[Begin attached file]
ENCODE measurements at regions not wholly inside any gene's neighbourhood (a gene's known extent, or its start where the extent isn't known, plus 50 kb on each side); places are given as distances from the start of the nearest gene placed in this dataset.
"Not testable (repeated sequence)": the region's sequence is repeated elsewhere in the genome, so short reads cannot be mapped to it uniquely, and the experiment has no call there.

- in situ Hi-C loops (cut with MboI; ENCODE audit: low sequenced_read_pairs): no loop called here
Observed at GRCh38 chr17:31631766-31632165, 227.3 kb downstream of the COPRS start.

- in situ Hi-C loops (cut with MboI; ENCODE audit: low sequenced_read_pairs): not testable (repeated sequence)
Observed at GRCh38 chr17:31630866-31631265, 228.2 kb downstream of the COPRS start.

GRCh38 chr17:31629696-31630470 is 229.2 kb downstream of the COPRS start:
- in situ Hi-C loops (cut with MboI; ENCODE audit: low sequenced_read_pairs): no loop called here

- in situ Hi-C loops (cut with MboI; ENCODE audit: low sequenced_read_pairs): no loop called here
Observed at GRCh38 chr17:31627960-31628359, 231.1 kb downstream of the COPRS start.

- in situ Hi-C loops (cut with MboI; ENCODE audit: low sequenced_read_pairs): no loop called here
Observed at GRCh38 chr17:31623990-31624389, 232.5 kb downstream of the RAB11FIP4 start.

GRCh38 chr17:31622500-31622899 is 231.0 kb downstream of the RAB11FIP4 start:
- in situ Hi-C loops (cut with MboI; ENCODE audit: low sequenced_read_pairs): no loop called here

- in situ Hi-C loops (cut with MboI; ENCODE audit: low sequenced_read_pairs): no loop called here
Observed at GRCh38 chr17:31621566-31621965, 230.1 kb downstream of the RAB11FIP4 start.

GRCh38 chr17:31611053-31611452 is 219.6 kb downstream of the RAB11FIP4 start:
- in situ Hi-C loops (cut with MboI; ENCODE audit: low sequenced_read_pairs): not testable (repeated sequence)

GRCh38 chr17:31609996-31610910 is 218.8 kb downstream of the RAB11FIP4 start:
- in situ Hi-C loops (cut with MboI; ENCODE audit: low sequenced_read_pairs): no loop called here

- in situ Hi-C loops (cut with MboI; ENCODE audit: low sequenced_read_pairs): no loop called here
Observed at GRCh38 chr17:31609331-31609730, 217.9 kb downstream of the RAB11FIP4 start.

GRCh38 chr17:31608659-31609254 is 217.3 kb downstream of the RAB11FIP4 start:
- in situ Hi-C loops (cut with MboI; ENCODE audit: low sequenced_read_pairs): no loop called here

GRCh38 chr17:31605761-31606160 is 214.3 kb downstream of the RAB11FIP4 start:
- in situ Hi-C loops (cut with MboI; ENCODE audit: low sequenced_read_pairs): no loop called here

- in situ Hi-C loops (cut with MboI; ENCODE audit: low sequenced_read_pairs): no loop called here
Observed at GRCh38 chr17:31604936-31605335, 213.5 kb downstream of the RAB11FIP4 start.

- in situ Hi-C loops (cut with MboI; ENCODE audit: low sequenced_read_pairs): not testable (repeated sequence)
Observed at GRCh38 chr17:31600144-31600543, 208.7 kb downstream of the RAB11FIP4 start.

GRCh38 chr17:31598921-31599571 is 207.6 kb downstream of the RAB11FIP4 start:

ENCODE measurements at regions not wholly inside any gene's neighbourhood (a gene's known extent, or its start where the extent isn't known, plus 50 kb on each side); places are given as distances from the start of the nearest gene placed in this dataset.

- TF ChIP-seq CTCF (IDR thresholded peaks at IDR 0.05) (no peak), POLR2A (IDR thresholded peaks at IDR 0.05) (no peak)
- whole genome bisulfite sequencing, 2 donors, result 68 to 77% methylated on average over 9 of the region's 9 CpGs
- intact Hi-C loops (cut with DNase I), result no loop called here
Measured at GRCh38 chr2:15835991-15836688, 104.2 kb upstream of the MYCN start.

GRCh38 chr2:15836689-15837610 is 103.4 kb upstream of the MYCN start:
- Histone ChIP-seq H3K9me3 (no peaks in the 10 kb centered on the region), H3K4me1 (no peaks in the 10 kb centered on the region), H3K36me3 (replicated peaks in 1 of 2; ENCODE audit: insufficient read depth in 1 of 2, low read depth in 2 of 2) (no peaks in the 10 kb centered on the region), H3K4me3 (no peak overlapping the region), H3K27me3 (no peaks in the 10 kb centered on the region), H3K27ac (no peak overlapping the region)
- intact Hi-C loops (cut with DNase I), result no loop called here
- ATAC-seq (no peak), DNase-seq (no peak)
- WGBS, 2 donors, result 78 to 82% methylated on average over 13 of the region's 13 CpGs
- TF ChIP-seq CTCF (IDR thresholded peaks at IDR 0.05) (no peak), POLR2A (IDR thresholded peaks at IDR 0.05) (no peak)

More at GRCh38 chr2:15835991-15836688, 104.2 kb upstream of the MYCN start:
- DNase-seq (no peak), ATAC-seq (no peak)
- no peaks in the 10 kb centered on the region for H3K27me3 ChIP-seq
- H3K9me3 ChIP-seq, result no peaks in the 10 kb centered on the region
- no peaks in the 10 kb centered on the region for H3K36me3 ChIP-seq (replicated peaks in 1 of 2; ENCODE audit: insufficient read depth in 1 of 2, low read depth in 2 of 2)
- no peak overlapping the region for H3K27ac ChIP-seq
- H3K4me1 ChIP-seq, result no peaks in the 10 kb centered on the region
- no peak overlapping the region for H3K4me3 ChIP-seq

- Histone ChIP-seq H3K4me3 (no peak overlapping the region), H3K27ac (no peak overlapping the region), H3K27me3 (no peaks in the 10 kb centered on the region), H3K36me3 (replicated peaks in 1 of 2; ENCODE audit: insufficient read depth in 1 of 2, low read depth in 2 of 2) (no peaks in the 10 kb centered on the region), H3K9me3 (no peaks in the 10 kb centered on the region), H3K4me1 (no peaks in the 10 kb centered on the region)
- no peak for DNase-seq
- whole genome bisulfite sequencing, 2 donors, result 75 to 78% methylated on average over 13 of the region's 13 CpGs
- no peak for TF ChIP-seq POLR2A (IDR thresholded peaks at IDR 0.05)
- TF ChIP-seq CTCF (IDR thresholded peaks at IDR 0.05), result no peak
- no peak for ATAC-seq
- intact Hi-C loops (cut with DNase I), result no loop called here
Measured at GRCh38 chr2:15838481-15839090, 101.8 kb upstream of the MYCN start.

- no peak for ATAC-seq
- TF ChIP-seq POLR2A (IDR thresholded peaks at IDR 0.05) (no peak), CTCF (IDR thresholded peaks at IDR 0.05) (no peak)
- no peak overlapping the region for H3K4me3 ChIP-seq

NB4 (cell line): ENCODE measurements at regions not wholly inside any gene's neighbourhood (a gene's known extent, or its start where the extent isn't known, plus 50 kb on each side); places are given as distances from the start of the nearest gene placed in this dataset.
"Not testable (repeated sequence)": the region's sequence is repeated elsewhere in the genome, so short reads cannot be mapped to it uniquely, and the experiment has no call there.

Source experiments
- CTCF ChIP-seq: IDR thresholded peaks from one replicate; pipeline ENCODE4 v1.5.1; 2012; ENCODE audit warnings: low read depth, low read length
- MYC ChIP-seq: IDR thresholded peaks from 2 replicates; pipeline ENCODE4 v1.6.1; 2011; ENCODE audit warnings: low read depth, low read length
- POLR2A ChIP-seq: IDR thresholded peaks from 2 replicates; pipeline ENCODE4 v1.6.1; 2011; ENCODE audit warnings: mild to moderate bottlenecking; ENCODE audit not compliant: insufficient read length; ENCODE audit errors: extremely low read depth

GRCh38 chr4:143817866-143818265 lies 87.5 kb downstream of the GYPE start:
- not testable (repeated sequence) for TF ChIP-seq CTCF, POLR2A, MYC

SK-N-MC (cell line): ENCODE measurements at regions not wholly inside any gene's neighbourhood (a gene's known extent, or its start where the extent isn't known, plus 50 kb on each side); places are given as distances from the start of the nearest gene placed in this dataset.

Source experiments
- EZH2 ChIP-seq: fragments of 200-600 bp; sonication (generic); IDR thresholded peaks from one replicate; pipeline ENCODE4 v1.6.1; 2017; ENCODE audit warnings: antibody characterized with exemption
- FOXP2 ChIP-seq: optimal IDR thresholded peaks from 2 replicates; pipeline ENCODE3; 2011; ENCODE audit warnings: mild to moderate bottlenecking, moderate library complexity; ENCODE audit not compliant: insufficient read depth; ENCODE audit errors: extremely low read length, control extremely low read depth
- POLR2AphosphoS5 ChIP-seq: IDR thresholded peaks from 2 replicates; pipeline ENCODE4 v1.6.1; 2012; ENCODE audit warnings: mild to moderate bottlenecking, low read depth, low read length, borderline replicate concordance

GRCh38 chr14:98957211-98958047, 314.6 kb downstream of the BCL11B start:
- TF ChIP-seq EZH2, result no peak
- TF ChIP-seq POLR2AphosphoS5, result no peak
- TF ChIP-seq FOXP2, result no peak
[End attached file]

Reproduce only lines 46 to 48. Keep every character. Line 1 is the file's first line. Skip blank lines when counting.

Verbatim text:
- H3K9me3 ChIP-seq, result no peaks in the 10 kb centered on the region
- no peaks in the 10 kb centered on the region for H3K36me3 ChIP-seq (replicated peaks in 1 of 2; ENCODE audit: insufficient read depth in 1 of 2, low read depth in 2 of 2)
- no peak overlapping the region for H3K27ac ChIP-seq